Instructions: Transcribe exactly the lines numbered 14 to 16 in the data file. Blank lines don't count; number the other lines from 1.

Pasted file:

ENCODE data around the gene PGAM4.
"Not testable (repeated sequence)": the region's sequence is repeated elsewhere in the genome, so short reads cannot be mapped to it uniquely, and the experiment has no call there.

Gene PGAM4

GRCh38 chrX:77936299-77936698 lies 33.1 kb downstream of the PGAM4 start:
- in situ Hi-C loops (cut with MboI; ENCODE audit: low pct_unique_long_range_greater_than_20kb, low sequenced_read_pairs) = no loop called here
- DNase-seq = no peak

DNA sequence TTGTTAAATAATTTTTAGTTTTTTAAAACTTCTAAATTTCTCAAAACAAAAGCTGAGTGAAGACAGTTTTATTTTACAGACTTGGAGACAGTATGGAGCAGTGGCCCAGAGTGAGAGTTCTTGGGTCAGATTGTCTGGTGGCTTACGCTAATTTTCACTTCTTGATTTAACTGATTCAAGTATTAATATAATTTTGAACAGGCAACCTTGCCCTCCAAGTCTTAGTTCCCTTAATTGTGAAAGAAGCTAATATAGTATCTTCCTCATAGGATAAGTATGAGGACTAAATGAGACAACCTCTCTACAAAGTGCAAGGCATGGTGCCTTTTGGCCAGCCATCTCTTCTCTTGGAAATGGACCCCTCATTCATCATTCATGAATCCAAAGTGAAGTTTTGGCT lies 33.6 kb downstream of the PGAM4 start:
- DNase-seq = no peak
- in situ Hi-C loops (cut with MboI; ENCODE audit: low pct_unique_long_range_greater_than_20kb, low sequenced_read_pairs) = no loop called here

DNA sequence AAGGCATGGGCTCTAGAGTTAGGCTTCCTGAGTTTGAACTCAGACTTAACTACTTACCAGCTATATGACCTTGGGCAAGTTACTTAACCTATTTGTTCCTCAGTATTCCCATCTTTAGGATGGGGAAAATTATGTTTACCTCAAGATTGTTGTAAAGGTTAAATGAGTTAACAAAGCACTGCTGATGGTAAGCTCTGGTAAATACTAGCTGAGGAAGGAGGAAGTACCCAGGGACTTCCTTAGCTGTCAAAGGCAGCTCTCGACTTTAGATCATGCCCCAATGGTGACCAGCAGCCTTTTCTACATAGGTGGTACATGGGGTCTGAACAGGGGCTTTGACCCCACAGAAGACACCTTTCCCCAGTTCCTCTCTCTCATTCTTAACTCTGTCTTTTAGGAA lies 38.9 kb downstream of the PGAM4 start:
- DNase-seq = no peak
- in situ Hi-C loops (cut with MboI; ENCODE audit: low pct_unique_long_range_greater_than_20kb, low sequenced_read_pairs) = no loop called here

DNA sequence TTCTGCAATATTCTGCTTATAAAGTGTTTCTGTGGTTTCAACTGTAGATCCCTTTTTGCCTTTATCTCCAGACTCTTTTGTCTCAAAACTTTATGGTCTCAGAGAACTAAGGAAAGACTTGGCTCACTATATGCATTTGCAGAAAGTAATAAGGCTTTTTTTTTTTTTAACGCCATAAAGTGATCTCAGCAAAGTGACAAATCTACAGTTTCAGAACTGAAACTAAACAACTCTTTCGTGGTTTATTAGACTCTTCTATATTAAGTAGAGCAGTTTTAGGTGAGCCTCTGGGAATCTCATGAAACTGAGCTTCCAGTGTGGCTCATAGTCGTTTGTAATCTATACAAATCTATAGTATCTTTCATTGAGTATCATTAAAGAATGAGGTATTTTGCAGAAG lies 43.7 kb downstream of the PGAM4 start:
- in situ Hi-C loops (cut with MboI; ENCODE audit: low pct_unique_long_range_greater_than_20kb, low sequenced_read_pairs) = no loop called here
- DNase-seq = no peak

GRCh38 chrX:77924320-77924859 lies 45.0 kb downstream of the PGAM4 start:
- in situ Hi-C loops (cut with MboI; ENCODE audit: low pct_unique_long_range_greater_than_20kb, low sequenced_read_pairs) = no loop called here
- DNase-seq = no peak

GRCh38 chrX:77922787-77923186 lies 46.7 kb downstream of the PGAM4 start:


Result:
- in situ Hi-C loops (cut with MboI; ENCODE audit: low pct_unique_long_range_greater_than_20kb, low sequenced_read_pairs) = no loop called here
- DNase-seq = no peak

GRCh38 chrX:77924320-77924859 lies 45.0 kb downstream of the PGAM4 start: